A Bridlington hotel owner has welcomed the news that proposals to create a Business Improvement District on the Yorkshire coast will be scrutinised further.
Tim Norman, who owns the Royal Hotel in Shaftesbury Road, said the idea of setting up a BID is ‘to be applauded’, but he has doubts about the way the vote in November was conducted.
He said: “The process which has been followed in order to gain approval from businesses who will ultimately be paying for the process is extremely flawed.”
A group has been formed in Whitby, which has written to James Brokenshire MP, the secretary of state for local government, asking him to set aside the result of the public vote.
Forming the BID was approved by 217 votes to 175 with a turnout of just 29%.
Mr Norman, who stood as a candidate for the Yorkshire Party at the 2017 General Election, said: “The grounds for that is that at least 70 businesses in the Whitby area have not been balloted. This could seriously have swung the result.
“I am aware also of many businesses in Bridlington who have said publicly that they did not receive ballot papers.”
The Whitby group has received the list of the addresses which were balloted, under the Freedom of Information Act. Mr Norman said the list includes M&S in Bridlington, which was closed at the time of the ballot, and a number of council buildings.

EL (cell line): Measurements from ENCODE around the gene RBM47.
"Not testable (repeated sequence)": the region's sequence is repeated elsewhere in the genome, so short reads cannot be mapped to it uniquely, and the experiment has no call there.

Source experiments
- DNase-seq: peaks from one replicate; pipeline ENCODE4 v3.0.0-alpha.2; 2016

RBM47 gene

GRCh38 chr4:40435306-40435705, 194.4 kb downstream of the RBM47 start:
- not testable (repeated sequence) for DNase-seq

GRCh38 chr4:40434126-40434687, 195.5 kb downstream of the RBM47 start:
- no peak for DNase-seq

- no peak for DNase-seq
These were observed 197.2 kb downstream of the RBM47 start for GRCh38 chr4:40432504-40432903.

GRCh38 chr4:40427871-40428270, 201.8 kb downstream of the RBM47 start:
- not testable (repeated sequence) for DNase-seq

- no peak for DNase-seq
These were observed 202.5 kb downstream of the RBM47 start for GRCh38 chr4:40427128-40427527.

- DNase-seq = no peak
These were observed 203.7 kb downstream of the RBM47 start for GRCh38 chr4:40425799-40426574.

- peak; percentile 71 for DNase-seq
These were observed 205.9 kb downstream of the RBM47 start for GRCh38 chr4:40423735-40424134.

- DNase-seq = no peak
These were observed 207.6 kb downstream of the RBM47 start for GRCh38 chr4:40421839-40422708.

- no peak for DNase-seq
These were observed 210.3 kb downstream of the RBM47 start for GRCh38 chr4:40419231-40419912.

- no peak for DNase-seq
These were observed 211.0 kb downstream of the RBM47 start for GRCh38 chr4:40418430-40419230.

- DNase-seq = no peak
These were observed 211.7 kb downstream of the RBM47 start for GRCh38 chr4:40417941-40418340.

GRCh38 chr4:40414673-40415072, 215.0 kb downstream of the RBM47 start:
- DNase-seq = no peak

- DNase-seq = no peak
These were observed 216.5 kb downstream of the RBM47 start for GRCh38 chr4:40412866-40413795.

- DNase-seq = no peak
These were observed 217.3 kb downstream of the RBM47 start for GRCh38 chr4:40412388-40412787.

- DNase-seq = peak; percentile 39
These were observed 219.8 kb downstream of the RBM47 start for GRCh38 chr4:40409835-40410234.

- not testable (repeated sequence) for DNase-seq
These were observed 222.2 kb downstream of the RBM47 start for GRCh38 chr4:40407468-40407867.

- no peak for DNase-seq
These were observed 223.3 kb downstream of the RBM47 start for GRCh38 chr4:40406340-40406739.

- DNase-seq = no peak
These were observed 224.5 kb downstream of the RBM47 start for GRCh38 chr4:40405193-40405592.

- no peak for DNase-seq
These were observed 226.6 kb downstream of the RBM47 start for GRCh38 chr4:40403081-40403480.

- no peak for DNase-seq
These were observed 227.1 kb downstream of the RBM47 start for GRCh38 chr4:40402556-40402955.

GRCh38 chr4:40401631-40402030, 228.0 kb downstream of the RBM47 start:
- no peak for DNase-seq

“As Bridlington businesses we need to ensure that the process was fair to us,” said Mr Norman.
“Was everyone on the register to receive a ballot paper in November last year? I have a list of the properties so please, if your business rates are over £12,000 and you did not receive a ballot paper please get in touch with me and I can see whether you were or were not on the list.”
Businesses opposed to a controversial levy across the region are celebrating news that the process has been paused.
Scarborough Borough Council announced last Tuesday, that it had written to the Yorkshire Coast Destination Business Improvement District informing it of its decision.
Cllr Helen Mallory told a cabinet meeting the council had informed the DBID team it would be “pausing” its participation in the scheme until James Brokenshire had responded to the businesses’ concerns. The council’s role in the process is to collect the levy from businesses. It would also be required to take action to recover money from businesses that refused to pay.